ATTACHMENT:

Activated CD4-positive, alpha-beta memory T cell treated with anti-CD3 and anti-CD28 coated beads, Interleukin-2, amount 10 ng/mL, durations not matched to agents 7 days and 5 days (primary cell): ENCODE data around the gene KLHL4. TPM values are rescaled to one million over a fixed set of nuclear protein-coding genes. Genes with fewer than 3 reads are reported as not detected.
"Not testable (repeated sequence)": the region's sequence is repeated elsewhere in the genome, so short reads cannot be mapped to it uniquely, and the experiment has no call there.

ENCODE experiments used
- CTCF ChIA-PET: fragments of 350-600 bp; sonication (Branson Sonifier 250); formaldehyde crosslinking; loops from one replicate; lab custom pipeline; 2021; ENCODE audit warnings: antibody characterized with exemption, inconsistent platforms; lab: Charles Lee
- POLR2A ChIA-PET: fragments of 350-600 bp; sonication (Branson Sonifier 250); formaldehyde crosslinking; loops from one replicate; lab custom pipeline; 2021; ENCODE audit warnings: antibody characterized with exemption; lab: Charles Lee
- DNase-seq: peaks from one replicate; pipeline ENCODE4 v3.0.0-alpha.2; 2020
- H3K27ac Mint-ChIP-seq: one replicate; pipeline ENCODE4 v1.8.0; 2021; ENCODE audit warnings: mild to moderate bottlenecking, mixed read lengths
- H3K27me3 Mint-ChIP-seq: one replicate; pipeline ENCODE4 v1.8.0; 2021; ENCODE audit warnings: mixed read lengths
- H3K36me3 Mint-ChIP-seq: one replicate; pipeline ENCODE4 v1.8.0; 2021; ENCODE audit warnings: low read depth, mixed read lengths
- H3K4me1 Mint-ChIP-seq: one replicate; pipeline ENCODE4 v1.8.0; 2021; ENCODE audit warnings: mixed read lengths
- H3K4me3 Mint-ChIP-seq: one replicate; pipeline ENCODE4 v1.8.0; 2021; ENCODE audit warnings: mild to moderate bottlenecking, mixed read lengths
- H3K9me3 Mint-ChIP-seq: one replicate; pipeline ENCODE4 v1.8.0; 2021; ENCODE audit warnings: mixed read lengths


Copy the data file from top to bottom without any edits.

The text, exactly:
Activated CD4-positive, alpha-beta memory T cell treated with anti-CD3 and anti-CD28 coated beads, Interleukin-2, amount 10 ng/mL, durations not matched to agents 7 days and 5 days (primary cell): ENCODE data around the gene KLHL4. TPM values are rescaled to one million over a fixed set of nuclear protein-coding genes. Genes with fewer than 3 reads are reported as not detected.
"Not testable (repeated sequence)": the region's sequence is repeated elsewhere in the genome, so short reads cannot be mapped to it uniquely, and the experiment has no call there.

ENCODE experiments used
- CTCF ChIA-PET: fragments of 350-600 bp; sonication (Branson Sonifier 250); formaldehyde crosslinking; loops from one replicate; lab custom pipeline; 2021; ENCODE audit warnings: antibody characterized with exemption, inconsistent platforms; lab: Charles Lee
- POLR2A ChIA-PET: fragments of 350-600 bp; sonication (Branson Sonifier 250); formaldehyde crosslinking; loops from one replicate; lab custom pipeline; 2021; ENCODE audit warnings: antibody characterized with exemption; lab: Charles Lee
- DNase-seq: peaks from one replicate; pipeline ENCODE4 v3.0.0-alpha.2; 2020
- H3K27ac Mint-ChIP-seq: one replicate; pipeline ENCODE4 v1.8.0; 2021; ENCODE audit warnings: mild to moderate bottlenecking, mixed read lengths
- H3K27me3 Mint-ChIP-seq: one replicate; pipeline ENCODE4 v1.8.0; 2021; ENCODE audit warnings: mixed read lengths
- H3K36me3 Mint-ChIP-seq: one replicate; pipeline ENCODE4 v1.8.0; 2021; ENCODE audit warnings: low read depth, mixed read lengths
- H3K4me1 Mint-ChIP-seq: one replicate; pipeline ENCODE4 v1.8.0; 2021; ENCODE audit warnings: mixed read lengths
- H3K4me3 Mint-ChIP-seq: one replicate; pipeline ENCODE4 v1.8.0; 2021; ENCODE audit warnings: mild to moderate bottlenecking, mixed read lengths
- H3K9me3 Mint-ChIP-seq: one replicate; pipeline ENCODE4 v1.8.0; 2021; ENCODE audit warnings: mixed read lengths